Frequently Asked Questions

You can also visit the AAPD Parent Page for more FAQ’s and great information to help you care for your child’s teeth:  AAPD Parent Page FAQ

What makes a Pediatric Dental Specialist so special?  

A Pediatric Dentist, like a Pediatrician, has years of additional training beyond dental school to treat all of the complex dental and behavioral elements unique to children and adolescents.  They also have additional training in dental emergency situations, treating children with special health care needs, and using the aide of sedation with certain children.  

Pediatric dentists are uniquely trained to help your child understand the dental setting, adjust to becoming a good dental patient, and learn to take excellent care of his or her teeth and mouth for years to come!

 

When should my child start seeing the pediatric dentist?  

The American Academy of Pediatric Dentistry and American Academy of Pediatrics both recommend that a child should visit the dentist by his or her first birthday.  This will get the child and parents used to the dentist, give the pediatric dentist opportunities to advise you on how to care for your child’s mouth, and make sure there are no major issues that need to be addressed!  Establishing a “dental home” at an early age also gives you a place to turn to with questions regarding your child’s oral health or in case of an emergency situation. 

 

What age does my child stop seeing the Pediatric Dental Specialist?  

Well, at what age will your family feel comfortable moving from a Pediatrician to a Family Medicine Physician?  It depends!   This is different for each family, and maybe even each child!  

Our staff will continue caring for your child as long as you feel it is necessary.  For some children, this could be all the way through college!  Others may be ready after braces are done late in adolescences.  Some children may be ready to see a general dentist at age 8 or age 12.  Still, some kids are ready at 3 or 5 years old if their behavior and dental need no longer requires our special expertise.  

Our goal is to work individually with your child and help train them to become excellent future dental patients! 


How can I help take care of my child’s teeth?  

The best way to help care for your child’s teeth is to visit the pediatric dentist starting at an early age.  And come to dental check-ups twice a year!  This allows the dentist to work individually with your child and family, and gives the pediatric dentist a chance to find problems before they get big.  

Other ways to help care for your child include:  helping your child brush twice a day with a fluoride toothpaste, choosing healthy foods and snacks, and avoiding sugary drinks.  Because your child looks up to you, be a good oral health role model!  Taking care of your own teeth will help your child prioritize his or her own mouth.  

Be sure to ask Dr. Iben and Dr. Geneser any specific questions or advice at your next dental check-up.  And explore the other information available on our website for more answers!

 

What is a “dental emergency” and what do I do?

There are two main types of dental emergencies:  dental infections and dental trauma.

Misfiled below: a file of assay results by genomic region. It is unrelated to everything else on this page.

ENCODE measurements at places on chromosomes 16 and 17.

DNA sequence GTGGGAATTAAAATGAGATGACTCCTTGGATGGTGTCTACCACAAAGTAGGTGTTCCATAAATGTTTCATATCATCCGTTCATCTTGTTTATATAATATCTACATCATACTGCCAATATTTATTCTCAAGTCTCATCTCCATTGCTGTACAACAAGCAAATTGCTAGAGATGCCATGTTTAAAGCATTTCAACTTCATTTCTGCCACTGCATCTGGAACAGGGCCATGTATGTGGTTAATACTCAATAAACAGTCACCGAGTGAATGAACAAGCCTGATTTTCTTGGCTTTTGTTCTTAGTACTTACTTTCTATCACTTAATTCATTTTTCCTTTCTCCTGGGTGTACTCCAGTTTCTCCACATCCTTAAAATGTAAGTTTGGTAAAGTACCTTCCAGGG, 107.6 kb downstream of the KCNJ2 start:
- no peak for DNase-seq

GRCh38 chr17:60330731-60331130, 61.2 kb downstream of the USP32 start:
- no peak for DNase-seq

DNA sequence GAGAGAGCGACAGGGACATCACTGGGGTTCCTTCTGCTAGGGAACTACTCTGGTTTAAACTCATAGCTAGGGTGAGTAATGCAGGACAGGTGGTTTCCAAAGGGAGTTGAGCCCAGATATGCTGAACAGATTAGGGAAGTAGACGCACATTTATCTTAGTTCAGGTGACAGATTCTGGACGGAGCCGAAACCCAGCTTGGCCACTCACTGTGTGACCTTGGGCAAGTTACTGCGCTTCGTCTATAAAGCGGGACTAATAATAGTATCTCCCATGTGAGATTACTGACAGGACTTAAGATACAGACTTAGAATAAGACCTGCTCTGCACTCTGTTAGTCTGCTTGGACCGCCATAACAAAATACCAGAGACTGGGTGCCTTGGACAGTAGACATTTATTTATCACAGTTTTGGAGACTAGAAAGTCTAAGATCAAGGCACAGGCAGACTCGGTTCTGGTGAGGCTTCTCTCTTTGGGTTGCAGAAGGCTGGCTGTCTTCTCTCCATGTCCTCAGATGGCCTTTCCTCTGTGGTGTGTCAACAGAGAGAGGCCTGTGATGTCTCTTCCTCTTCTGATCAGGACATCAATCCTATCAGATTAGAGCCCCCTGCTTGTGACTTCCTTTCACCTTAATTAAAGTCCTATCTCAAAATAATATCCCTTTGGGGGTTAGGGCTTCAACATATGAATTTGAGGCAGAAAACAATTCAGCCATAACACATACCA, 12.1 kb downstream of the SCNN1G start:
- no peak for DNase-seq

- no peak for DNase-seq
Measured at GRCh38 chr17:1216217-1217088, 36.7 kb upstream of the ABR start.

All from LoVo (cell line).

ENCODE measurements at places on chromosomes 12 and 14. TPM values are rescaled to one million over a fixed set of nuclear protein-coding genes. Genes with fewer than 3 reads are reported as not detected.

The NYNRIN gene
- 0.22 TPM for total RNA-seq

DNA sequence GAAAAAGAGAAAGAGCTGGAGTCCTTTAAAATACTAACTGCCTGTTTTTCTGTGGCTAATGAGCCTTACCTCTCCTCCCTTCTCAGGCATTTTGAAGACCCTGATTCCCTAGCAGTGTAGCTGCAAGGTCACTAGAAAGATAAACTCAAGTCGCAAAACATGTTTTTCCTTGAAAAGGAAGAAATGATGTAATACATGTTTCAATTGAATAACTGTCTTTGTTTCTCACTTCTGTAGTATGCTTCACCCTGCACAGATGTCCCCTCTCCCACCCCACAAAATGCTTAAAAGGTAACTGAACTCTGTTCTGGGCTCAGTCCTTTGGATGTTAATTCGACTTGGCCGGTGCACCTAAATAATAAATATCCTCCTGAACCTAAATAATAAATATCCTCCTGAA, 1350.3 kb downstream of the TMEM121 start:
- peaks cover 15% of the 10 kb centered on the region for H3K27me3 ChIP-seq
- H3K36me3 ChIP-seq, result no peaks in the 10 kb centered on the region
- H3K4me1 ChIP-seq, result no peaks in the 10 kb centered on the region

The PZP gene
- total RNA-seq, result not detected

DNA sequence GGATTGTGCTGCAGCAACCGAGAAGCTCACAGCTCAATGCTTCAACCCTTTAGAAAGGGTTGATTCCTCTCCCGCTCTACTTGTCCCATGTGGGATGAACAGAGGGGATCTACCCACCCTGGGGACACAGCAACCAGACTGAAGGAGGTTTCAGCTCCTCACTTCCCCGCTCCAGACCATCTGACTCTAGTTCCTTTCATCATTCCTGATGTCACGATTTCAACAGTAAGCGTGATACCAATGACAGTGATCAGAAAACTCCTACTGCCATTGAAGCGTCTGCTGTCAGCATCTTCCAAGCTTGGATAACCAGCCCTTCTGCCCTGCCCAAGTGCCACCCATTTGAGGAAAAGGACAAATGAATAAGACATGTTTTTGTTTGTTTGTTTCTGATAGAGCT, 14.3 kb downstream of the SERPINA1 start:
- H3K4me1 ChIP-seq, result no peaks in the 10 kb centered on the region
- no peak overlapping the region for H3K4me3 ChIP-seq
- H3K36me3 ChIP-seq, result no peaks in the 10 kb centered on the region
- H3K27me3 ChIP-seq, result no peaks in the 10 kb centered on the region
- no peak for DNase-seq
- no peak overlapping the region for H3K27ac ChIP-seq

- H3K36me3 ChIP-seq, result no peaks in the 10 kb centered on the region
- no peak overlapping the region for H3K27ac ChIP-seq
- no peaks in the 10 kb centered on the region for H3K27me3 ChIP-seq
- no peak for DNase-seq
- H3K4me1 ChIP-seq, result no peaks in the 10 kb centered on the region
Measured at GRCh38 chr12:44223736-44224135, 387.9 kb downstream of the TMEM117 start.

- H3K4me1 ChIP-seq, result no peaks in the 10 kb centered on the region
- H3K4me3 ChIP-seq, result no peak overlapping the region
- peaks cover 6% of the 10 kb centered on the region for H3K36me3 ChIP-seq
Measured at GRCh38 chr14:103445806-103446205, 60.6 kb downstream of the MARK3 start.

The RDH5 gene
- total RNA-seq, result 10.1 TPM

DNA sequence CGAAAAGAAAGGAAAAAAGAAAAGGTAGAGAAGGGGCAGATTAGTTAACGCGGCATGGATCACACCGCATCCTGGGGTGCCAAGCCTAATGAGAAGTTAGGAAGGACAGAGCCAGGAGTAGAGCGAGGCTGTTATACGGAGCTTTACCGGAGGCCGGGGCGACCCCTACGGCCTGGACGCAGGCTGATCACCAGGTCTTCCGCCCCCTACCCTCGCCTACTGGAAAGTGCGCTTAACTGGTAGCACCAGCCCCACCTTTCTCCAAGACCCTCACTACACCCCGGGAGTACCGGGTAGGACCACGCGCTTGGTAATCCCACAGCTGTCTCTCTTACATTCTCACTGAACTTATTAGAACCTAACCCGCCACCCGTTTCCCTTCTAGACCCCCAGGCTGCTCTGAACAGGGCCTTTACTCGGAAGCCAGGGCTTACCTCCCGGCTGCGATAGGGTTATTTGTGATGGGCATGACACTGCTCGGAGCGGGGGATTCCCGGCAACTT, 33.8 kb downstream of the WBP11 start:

Dental infections often occur from a tooth cavity that is not fixed.  They can cause pain, swelling, and problems chewing.  Please call our office during office hours and be sure to indicate that your child has dental pain.  Every effort will be made to see your child as soon as possible.  

If your child has visible swelling, please call our office immediately.  After-hours emergency contact information is left on office voice mail.  It is important to at least discuss the swelling with dental staff to so the pediatric dentist can decide if your child needs to be seen.  

Dental trauma occur from falls, sports, and other accidents.  You may bump your tooth, chip a tooth, cut your lip or gums, or even knock a tooth completely out!  If you are concerned about a dental accident, the best thing to do is contact our office.  After-hours emergency contact information is left on office voice mail.  If an adult tooth is knocked all the way out, call the pediatric dentist immediately!  And be sure to take care of ALL medical emergencies before you talk to your dentist.  

If you are unsure if you have a dental emergency, or if you have any other questions, don’t hesitate to call us!  We are here to help.  

 

How do I make an appointment?  

Call us at Coralville Office Phone Number 319-338-7520 during office hours to make an appointment.  Some days may have extended hours available, so ask our front desk staff for more information!  

You can also ask about issurance and payment options. 


Parent Resources:

Information from the American Academy of Pediatric Dentistry:
AAPD My Children’s Teeth – www.mychildrensteeth.org
  
  
  
  
  
  
  
Information from the American Dental Association:
ADA Mouth Healthy – www.mouthhealthy.org

      Babies and Kids

      Pre-teens and Adolescents

      Pregnant Mothers

Information from the American Academy of Pediatrics:
AAP Healthy Children Resource Center – www.healthychildren.org 

      Oral Health

      Teething:  4 to 7 Months

      A Guide to Children’s Oral Health

      Preventing Tooth Decay     

      Dental Health – Keeping your Child’s Teeth Healthy


Additional Resources:

      Colgate Oral and Dental Health Resource Center

            Brushing for Kids: No more Nasties (video)

            Your Child’s Dental Visits (video)

            Good Oral Health at Every Age:  An Interactive Guide to your Child’s Growing Teeth

      National Maternal and Child Oral Health Resource Center 

      Educational Videos from the University of Iowa Dept. of Pediatric Dentistry